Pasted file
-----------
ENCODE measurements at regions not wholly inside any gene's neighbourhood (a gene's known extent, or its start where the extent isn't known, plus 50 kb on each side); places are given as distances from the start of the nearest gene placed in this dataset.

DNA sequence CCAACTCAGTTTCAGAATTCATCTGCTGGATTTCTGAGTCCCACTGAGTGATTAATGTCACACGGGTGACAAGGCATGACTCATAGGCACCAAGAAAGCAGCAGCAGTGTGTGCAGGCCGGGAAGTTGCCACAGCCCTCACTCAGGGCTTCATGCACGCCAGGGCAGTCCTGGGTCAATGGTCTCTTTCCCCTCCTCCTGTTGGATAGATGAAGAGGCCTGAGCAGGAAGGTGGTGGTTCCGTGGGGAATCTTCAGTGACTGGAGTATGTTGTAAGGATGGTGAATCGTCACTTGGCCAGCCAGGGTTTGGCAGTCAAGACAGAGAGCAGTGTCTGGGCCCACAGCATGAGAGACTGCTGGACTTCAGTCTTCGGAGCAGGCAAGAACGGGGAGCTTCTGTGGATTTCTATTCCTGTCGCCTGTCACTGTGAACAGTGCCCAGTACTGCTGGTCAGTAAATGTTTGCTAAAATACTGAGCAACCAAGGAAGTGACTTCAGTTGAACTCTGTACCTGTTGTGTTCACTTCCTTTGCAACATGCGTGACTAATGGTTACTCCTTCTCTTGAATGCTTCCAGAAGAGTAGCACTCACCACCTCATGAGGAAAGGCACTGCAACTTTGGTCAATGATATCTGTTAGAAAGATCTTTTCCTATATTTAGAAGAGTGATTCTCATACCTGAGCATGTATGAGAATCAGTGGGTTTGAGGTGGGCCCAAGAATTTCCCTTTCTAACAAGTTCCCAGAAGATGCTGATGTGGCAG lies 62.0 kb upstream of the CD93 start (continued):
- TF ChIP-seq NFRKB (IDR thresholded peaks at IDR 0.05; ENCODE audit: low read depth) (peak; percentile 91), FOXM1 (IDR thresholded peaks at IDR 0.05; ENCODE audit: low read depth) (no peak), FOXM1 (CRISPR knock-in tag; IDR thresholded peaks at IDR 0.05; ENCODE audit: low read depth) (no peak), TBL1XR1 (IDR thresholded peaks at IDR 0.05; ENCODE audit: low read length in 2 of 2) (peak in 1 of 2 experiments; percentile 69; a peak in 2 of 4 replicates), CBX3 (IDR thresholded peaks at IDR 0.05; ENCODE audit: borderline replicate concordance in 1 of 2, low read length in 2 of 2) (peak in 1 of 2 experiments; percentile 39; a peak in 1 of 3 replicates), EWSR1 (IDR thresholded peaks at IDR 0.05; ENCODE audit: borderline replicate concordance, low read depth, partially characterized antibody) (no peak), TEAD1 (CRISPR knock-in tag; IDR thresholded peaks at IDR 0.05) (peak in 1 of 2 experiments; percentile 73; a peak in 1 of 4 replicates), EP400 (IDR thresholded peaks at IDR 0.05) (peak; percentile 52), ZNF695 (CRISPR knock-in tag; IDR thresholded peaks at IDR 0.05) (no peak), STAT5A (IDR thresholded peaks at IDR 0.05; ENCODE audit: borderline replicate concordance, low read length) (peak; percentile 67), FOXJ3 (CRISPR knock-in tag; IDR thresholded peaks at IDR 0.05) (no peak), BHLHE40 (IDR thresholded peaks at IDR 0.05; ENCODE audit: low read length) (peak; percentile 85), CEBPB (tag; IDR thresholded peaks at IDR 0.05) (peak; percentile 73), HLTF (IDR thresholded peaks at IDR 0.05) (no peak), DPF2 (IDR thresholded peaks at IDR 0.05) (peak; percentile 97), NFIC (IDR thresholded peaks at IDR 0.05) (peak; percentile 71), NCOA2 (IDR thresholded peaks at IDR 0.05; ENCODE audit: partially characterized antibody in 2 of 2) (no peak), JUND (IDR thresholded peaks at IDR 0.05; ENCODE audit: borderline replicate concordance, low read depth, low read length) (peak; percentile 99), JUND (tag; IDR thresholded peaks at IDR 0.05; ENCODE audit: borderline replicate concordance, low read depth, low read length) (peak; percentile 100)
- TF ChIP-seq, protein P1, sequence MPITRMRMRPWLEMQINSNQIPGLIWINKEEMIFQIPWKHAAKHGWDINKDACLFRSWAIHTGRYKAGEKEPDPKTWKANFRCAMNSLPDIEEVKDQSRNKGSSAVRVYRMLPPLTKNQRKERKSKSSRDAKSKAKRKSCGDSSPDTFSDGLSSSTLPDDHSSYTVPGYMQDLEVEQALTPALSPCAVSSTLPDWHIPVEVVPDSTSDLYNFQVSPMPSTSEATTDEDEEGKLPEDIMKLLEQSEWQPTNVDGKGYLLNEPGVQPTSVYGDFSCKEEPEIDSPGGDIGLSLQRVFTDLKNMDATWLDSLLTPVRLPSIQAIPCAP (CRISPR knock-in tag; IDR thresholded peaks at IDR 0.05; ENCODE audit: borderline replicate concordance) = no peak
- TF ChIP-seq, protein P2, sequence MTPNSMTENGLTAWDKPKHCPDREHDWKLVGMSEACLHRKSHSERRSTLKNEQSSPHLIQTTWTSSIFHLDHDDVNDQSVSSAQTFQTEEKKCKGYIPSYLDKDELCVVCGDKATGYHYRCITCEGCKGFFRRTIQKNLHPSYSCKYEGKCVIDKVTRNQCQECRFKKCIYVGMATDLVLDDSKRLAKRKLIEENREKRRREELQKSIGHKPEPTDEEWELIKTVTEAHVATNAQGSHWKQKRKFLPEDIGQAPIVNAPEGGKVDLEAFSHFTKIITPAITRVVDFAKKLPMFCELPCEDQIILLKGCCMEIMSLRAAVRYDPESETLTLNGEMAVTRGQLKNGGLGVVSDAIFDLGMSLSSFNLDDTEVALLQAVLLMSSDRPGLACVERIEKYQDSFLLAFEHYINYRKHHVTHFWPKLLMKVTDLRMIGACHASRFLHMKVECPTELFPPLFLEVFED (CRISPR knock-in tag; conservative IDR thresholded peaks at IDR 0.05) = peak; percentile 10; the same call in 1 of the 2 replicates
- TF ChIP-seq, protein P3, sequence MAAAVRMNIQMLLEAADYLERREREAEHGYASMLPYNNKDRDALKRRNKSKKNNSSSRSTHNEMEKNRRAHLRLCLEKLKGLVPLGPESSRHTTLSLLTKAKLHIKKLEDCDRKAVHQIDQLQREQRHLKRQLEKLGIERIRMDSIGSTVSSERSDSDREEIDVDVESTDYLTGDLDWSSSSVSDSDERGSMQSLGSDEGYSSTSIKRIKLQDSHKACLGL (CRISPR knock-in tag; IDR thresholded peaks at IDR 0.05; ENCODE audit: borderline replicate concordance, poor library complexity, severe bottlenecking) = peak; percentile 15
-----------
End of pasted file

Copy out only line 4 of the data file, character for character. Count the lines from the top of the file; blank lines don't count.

- TF ChIP-seq, protein P1, sequence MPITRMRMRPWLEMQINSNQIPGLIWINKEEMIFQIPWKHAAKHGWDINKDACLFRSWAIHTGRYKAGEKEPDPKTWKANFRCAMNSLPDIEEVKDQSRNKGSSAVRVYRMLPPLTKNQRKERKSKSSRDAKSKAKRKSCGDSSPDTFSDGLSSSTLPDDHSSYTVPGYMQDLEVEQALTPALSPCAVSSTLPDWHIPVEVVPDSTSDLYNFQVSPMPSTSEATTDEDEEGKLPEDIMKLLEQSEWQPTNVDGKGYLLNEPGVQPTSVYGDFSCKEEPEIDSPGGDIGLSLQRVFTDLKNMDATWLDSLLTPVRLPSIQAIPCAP (CRISPR knock-in tag; IDR thresholded peaks at IDR 0.05; ENCODE audit: borderline replicate concordance) = no peak